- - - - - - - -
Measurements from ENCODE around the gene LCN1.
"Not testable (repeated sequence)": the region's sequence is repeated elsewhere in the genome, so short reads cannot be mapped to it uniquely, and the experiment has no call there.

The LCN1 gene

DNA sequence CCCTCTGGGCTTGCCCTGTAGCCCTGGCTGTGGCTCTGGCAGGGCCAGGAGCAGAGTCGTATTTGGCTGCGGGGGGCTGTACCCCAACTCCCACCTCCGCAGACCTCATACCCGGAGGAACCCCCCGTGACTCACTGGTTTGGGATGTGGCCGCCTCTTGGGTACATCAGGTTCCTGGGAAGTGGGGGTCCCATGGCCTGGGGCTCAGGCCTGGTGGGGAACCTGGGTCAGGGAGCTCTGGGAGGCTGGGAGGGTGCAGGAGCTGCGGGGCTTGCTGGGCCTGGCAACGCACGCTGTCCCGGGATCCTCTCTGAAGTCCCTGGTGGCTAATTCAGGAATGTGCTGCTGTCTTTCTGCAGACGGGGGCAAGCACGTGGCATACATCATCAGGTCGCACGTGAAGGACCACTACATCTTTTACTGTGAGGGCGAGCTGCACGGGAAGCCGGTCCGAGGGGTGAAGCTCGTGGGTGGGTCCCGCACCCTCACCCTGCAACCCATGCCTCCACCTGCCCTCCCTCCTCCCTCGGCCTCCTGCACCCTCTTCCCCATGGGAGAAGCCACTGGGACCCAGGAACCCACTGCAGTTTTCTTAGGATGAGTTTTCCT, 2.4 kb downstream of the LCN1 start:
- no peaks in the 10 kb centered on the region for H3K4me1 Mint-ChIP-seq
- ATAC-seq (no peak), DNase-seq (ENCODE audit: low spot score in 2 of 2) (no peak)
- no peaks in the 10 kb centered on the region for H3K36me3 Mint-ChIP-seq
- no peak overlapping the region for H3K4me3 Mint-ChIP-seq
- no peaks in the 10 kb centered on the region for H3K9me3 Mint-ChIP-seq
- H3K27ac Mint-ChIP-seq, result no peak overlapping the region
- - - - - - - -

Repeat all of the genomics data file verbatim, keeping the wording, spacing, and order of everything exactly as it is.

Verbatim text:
Measurements from ENCODE around the gene LCN1.
"Not testable (repeated sequence)": the region's sequence is repeated elsewhere in the genome, so short reads cannot be mapped to it uniquely, and the experiment has no call there.

The LCN1 gene

DNA sequence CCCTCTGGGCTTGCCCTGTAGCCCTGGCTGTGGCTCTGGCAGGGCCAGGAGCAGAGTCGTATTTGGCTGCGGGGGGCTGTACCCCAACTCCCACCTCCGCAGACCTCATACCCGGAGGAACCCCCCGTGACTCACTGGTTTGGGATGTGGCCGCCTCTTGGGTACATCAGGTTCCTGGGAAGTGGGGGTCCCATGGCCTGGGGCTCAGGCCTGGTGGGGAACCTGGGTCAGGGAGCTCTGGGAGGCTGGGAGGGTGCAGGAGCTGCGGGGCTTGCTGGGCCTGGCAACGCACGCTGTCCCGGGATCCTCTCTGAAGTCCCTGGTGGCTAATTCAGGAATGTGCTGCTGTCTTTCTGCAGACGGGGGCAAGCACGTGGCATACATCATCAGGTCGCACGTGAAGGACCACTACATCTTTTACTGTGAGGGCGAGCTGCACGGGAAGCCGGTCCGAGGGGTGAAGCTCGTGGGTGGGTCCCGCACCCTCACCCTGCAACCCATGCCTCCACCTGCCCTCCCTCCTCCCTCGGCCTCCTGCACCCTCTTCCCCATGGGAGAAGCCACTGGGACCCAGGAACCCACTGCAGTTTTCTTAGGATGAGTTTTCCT, 2.4 kb downstream of the LCN1 start:
- no peaks in the 10 kb centered on the region for H3K4me1 Mint-ChIP-seq
- ATAC-seq (no peak), DNase-seq (ENCODE audit: low spot score in 2 of 2) (no peak)
- no peaks in the 10 kb centered on the region for H3K36me3 Mint-ChIP-seq
- no peak overlapping the region for H3K4me3 Mint-ChIP-seq
- no peaks in the 10 kb centered on the region for H3K9me3 Mint-ChIP-seq
- H3K27ac Mint-ChIP-seq, result no peak overlapping the region